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American Frontier Policy: Genocide of Native Americans and the Roots of Injustice , Intolerance, and


Native American tribes continue to advocate for their rights and the reclamation ... To date, Native American societies do not receive, for the most part, ... – PowerPoint PPT presentation

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Title: American Frontier Policy: Genocide of Native Americans and the Roots of Injustice , Intolerance, and

American Frontier PolicyGenocide of Native
Americans and the Roots of Injustice ,
Intolerance, and Racism
  • Dr. Brian L. Christenson
  • Lewis-Clark State College

The Declaration of Independence
  • We hold these truths to be self evident. That
    all men are created equal. That they are endowed
    by their creator with certain unalienable rights.
    That among these are life, liberty, and the
    pursuit of happiness. (The United States
    Declaration of Independence)
  • On July 4th, 1776, American Colonists Declared
    Their Independence from British Rule

History of the Genocide of Native Americans
  • Southern white settlers defined Native Americans
    as nonpersons
  • By doing this they did not feel guilty about
    their policies or actions towards Native
  • Violence was seen as serving the broader needs of
  • Many colonists believed that killing Native
    Americans was promoting the advancement of
    Christianity and civilization

  • In 1787, the Northwest Ordinance upheald the
    rights of Native Americans to hold their lands
    through a Supreme Court Decision
  • Although the court upheld the ordinance,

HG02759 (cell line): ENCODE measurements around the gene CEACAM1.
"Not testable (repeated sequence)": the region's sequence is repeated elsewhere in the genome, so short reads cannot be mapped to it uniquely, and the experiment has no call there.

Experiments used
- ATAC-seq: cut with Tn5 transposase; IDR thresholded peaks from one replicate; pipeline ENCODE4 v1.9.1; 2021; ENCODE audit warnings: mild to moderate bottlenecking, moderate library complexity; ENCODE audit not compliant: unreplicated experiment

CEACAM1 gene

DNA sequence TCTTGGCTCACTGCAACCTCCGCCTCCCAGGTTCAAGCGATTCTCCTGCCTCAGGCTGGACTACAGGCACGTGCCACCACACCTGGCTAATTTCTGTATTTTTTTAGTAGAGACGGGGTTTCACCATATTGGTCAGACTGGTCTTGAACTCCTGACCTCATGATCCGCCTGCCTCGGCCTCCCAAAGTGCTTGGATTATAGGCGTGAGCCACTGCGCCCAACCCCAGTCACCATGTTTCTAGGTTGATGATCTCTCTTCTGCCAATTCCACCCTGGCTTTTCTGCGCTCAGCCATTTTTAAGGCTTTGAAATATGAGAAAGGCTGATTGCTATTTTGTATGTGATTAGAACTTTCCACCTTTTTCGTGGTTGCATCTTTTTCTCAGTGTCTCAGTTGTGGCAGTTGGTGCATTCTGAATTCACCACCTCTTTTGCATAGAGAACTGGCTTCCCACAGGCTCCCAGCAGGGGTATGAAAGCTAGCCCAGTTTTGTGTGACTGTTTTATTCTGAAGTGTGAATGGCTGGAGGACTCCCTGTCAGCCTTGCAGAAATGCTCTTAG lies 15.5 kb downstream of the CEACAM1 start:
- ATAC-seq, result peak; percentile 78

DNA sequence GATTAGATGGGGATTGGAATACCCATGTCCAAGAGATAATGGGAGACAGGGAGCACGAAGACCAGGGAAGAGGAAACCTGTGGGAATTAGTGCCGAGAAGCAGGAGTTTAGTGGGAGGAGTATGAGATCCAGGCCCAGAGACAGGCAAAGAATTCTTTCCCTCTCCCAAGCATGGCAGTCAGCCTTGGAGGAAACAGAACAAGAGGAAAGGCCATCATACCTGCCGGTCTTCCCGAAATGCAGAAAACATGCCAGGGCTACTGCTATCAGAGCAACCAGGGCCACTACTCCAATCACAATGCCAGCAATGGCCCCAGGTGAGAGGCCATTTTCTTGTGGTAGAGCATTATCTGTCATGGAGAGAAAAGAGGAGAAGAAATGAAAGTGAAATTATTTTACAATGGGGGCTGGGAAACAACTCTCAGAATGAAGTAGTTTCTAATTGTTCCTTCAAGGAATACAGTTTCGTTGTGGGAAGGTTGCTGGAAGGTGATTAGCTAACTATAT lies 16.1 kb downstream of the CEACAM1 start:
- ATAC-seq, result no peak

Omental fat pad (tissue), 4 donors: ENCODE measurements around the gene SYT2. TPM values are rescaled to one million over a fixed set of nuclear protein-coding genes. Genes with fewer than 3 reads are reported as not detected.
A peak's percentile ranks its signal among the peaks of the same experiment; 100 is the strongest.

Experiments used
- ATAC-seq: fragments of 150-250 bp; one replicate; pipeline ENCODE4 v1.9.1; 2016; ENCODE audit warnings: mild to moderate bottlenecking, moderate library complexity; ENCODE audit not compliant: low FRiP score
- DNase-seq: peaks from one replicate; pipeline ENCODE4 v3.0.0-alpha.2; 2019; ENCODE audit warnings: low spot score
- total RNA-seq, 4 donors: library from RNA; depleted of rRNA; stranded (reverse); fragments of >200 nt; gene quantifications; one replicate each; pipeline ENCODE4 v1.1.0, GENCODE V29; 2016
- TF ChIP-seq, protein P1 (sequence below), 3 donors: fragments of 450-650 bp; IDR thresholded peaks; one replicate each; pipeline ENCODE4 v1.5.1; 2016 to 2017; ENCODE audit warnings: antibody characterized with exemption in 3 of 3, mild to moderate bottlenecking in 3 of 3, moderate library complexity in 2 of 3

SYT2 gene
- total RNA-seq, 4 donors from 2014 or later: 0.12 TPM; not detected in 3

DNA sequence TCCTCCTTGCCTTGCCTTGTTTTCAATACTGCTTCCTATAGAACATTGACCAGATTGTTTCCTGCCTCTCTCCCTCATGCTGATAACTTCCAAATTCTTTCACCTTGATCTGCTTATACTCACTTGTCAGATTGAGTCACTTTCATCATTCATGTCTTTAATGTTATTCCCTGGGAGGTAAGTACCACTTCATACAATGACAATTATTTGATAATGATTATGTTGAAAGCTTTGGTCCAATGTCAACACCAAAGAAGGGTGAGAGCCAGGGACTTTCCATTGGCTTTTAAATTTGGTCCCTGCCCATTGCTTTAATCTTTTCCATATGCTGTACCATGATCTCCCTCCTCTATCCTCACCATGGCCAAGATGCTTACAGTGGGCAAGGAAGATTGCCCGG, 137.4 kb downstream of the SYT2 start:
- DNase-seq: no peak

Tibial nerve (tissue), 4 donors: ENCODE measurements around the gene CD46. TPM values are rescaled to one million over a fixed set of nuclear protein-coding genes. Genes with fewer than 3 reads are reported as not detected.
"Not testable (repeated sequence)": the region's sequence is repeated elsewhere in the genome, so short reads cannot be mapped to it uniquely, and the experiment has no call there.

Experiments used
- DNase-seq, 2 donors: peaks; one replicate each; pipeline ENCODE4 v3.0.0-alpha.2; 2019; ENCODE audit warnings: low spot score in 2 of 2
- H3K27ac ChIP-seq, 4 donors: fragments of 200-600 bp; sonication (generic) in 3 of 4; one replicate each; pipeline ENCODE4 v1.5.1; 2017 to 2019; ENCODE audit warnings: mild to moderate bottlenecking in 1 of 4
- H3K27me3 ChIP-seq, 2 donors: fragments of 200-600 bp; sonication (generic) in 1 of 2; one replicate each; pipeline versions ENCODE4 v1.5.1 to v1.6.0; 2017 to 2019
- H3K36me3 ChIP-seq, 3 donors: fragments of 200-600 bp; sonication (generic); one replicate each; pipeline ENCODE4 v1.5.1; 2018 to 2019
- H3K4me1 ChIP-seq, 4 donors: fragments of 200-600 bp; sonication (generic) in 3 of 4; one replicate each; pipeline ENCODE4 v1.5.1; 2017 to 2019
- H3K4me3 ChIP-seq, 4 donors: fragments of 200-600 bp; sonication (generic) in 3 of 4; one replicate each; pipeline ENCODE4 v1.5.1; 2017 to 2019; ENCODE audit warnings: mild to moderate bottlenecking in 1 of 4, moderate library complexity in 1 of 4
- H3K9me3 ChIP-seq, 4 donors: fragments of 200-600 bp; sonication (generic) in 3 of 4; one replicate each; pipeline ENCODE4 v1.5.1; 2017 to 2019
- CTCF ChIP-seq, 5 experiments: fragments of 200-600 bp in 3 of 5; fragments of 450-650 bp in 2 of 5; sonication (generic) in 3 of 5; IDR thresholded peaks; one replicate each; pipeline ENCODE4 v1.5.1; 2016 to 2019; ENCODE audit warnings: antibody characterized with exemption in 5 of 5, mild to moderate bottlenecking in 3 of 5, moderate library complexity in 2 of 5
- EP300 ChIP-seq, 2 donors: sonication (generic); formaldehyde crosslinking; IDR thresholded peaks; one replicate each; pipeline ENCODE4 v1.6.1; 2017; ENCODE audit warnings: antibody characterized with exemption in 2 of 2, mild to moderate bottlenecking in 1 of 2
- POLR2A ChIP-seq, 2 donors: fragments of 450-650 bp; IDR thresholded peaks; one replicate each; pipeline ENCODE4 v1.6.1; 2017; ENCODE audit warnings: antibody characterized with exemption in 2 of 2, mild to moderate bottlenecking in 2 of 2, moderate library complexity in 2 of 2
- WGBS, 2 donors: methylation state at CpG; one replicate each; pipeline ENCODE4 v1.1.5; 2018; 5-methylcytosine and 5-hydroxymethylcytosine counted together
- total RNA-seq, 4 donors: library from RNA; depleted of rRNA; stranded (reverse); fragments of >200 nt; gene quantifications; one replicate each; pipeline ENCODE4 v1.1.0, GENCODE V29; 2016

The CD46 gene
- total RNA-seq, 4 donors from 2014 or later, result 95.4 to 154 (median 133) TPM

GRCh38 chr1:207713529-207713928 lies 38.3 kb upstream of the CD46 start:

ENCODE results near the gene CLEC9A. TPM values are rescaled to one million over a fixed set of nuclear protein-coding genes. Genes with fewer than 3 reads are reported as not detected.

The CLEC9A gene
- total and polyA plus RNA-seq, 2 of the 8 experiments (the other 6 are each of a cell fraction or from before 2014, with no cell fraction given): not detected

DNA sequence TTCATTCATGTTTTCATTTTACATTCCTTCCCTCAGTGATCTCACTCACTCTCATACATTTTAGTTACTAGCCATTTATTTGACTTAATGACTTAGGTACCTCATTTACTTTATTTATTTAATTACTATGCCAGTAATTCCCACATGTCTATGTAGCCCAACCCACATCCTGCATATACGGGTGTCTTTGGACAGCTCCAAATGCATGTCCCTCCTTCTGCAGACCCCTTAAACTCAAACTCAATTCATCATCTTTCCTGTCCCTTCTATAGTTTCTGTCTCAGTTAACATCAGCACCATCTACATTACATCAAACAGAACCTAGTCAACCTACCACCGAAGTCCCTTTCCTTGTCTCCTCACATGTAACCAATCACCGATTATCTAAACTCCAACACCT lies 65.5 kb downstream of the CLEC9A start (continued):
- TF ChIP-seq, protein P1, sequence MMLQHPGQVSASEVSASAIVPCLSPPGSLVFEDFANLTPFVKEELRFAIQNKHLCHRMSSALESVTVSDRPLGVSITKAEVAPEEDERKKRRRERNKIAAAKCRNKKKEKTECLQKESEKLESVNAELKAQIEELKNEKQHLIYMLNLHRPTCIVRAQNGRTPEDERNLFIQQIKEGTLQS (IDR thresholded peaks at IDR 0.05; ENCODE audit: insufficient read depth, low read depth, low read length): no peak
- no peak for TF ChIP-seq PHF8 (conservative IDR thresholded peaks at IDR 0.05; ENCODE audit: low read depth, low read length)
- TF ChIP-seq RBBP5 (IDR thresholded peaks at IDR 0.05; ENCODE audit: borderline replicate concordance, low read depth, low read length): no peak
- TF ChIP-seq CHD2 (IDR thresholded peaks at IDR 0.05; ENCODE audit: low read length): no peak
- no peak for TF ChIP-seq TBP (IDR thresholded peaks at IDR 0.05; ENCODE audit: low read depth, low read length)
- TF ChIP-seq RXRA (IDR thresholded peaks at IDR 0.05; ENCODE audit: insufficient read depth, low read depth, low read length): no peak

Manifest Destiny became the views within
    government and throughout society
  • Manifest Destiny is the belief that white people
    should own all of North America. It was seen as
    a declaration of war and genocide by many

  • White people and the U.S. Government began to
    carry out murder, planned raids, and militia
    genocide of Native Americans under the guidance
    and approval of all presidents after President
    Adams who gave initial approval to do so
  • Native Americans were pushed westward and it is
    estimated that over half of the Creek Nation died
    during the first years of migration

  • The Gold Rush of the 1840-50s drove the genocide
    of the Native Americans
  • In the summer of 1854, American troops began to
    attack and kill the Lakota
  • Red Cloud unites multiple tribes to fight for the
    right to keep their land

All I want is what is right and just Red Cloud
  • In December 1866, the Lakota attack a U.S. fort
    and kill all 80 men
  • In 1868, U.S. troops leave the lands and headed
    east through a U.S. treaty of peace with Red
  • Established the Sioux Reservation
  • Promised food, clothing, and promises through the
    treaty by the U.S. government are not honored

  • 3,000 Lakota Sioux did not sign the treaty under
    the direction of Chief Sitting Bull
  • Crazy Horse, an honored War Chief sat united with
    Sitting Bull and his people
  • The Gold Rush of the Black Hills begins and the
    U.S. government breaks the treaty they have with
    the Lakota
  • In 1875 the U.S. issues an ultimatum to Sitting
    Bull and Crazy Horse to come to the reservation
    or be considered hostile

  • In 1876, Custer leads a U.S. invasion to
    eliminate the remaining Lakota including Sitting
    Bull and Crazy Horse
  • At the Greasy Grass/Little Big Horn, Custer and
    his 272 men attack the Lakota and they are all
    killed by the Lakota in a fierce battle
  • U.S. retaliation birthed and all non-reservation
    Native Americans were pursued and killed
  • In 1877, the remaining Lakota surrender to the
    reservation and Crazy Horse and his followers
    surrender in Nebraska. Even though he
    surrendered, he was arrested and killed by a U.S.
    soldier with a bayonette while he resisted when
    they were taking him to the stockade.

  • The Federal Government eliminated the political
    rights of Native Americans in 1871 declaring them
    wards of the government
  • A study in 1870 by the government stated, It was